[author-post-rating] (4/5 Stars)
As a platform for young people in the arts, it seems terrible that this is the first time A Younger Theatre has had the chance to experience the work of the Glasgow-based young people’s performance company Junction 25. The company, produced by Glas(s) Performance aims to represent young people in contemporary performance, and has been making work that has astounded audiences for the past eight years. It’s easy to see why with its new piece Anoesis at this year’s Edinburgh Fringe, performing in the atmospheric Summerhall dissection room.
Seated at benches at two tables that stretch the length of the performance space, we are placed in exam room conditions. Here, along with the Junction 25 ensemble, we are transported back to our school days where exams test our learning and any form of expression is frowned upon: students must learn from text books. Of course, this isn’t how things really are, with each individual student succeeding or failing in due course and in differing manners. Education isn’t for everyone, despite what teachers try to promote, and the ‘work harder’ mantra is promoted. This is where Anoesis really shines: giving the space and creativity for this talented ensemble to blossom in their own ways.
Anoesis shows how the system of schooling can be, at times, fickle and exploitative. How education doesn’t always mean a successful career and, as the ensemble question their dreams and read from the exam paper with questions that even the brightest university student would fail to answer, things fall into perspective. It’s the individual that counts and here, as one audience member is praised for their intelligence and attitude to education, they are juxtaposed against poor Lily who just can’t succeed in her work.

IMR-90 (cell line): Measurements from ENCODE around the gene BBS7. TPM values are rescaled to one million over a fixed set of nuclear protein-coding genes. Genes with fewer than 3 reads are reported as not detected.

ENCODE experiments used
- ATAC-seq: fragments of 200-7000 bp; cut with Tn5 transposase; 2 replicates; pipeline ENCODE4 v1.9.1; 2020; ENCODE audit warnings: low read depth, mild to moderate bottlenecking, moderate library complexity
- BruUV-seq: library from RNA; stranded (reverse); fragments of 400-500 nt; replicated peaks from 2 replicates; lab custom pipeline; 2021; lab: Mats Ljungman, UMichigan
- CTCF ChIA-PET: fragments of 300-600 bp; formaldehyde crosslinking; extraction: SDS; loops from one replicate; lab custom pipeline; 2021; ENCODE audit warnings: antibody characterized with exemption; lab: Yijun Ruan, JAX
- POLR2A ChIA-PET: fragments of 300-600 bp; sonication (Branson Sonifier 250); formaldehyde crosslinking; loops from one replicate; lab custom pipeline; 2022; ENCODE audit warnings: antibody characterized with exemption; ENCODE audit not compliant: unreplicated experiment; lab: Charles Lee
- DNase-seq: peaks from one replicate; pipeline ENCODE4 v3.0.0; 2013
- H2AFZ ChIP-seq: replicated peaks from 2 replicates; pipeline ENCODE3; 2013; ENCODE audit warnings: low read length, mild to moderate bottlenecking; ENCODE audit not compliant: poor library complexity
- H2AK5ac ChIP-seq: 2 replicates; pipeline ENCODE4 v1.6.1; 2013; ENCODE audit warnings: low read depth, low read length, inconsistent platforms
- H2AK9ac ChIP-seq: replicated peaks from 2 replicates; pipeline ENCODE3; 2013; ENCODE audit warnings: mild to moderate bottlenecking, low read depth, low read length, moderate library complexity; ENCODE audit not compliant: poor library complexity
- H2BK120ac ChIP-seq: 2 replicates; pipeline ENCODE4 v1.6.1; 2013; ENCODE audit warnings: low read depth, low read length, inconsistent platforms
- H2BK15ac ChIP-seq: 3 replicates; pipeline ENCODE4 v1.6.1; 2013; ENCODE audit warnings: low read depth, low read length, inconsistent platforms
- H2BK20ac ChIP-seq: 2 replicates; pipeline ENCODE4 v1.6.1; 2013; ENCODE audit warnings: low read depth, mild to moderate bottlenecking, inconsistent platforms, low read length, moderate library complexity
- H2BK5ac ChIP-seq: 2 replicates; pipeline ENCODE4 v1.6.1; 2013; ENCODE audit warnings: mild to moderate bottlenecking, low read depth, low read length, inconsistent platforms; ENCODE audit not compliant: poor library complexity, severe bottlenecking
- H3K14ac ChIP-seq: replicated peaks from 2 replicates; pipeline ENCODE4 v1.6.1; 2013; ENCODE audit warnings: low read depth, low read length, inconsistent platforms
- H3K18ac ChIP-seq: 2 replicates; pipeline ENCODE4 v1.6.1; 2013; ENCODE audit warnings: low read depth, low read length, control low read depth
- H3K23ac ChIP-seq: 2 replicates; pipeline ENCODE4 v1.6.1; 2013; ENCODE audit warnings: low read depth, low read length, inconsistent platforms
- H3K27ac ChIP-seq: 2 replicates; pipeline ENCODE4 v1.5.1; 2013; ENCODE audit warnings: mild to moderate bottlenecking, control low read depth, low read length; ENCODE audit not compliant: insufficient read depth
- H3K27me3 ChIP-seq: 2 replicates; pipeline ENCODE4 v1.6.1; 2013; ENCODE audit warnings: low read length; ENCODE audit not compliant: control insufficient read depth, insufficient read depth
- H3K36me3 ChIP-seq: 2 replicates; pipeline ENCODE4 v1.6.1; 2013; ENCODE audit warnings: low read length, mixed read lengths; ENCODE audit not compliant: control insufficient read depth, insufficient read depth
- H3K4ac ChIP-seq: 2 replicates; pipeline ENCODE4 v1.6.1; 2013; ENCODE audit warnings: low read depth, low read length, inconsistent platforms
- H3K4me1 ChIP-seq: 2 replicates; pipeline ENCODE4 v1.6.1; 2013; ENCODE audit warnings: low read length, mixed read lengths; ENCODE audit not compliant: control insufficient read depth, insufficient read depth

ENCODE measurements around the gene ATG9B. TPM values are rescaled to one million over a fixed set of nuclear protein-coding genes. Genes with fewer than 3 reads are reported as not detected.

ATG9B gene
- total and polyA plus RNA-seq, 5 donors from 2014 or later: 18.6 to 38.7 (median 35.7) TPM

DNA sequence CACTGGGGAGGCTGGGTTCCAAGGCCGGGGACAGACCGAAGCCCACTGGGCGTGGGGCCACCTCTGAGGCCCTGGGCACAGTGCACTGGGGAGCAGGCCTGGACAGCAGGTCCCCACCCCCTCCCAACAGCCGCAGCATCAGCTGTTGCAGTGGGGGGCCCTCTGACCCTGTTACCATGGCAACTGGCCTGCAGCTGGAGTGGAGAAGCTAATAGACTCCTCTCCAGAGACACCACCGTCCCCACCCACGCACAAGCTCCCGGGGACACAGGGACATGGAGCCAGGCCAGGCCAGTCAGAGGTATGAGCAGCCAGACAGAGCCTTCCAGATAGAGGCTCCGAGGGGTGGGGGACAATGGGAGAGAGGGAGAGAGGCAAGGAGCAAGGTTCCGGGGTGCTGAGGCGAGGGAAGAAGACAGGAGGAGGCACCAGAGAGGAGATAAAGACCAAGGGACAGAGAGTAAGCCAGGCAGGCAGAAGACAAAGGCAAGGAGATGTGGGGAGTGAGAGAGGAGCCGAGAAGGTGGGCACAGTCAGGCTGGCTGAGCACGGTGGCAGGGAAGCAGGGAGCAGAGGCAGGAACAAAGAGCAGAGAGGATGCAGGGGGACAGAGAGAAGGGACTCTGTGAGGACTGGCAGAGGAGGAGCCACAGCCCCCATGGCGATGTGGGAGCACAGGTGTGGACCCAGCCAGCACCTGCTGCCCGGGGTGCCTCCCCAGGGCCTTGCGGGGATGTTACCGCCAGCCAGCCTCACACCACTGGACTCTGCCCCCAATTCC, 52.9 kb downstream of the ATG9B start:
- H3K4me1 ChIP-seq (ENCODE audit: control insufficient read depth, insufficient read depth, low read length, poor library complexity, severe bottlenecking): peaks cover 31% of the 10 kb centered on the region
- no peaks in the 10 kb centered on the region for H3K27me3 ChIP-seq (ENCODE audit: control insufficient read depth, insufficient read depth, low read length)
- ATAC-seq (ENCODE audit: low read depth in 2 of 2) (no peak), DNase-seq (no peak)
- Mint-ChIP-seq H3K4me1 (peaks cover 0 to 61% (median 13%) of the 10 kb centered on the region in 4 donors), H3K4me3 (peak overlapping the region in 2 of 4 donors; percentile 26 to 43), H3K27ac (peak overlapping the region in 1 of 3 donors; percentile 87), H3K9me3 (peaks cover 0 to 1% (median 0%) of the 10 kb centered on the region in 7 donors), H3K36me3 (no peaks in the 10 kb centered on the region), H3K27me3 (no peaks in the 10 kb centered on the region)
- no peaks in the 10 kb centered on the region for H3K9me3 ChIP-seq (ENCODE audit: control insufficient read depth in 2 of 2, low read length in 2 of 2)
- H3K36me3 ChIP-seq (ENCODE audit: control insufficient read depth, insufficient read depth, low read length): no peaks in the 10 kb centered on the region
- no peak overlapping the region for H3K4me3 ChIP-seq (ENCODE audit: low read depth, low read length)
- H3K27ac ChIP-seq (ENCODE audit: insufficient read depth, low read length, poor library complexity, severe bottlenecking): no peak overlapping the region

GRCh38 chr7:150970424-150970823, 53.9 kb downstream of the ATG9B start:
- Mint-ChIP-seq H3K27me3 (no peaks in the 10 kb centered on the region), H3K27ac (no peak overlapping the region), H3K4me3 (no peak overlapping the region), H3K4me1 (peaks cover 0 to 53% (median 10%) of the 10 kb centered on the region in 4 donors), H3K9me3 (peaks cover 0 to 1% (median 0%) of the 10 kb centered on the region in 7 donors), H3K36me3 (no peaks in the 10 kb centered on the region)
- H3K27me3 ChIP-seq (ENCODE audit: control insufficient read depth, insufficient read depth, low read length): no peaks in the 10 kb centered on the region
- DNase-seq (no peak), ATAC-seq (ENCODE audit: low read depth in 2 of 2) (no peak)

We hear from each of the ensemble in turn, with their teacher reports imprinted as mini-monologues. They’re revealing, and hearing them aloud makes me wonder how much the role of the teacher is more to observe young people’s behavioural and societal journeys. When the focus switches beyond the exam room there’s pounding music and running backwards and forwards through the performance space, the force of their running billowing our exam sheets as we watch. There’s some emotive sequences that show the care and love that these young performers have for each other, they hug, hold hands and gaze out expectingly to the audience.
It would be fair to say that there are moments where the performance dips, and the energy is sapped from the otherwise upstanding piece, but these I feel can be forgiven. It’s not often you see a shared commitment from young people presenting ideas so universal and with such force. The piece left me tangled, caught between an excited ecstasy and a terrible sadness. There are moments that take your breath away, and at times I wanted to more from my education. The ending is particularly arresting, as a piano is revealed from behind drapes and there, dripping with talent and emotional depth, sits Jack Matheson whose inability to speak effectively in his classes leaves him with failing grades, but his musical voice through the piano rings out loud and clear. Unflinching and remarkably poignant, the ending broke me – and for that, I must but thank these talented young performers.
Anoesis is playing at the Edinburgh Fringe Festival until 25 August. For more information and tickets, see the Edinburgh Fringe website.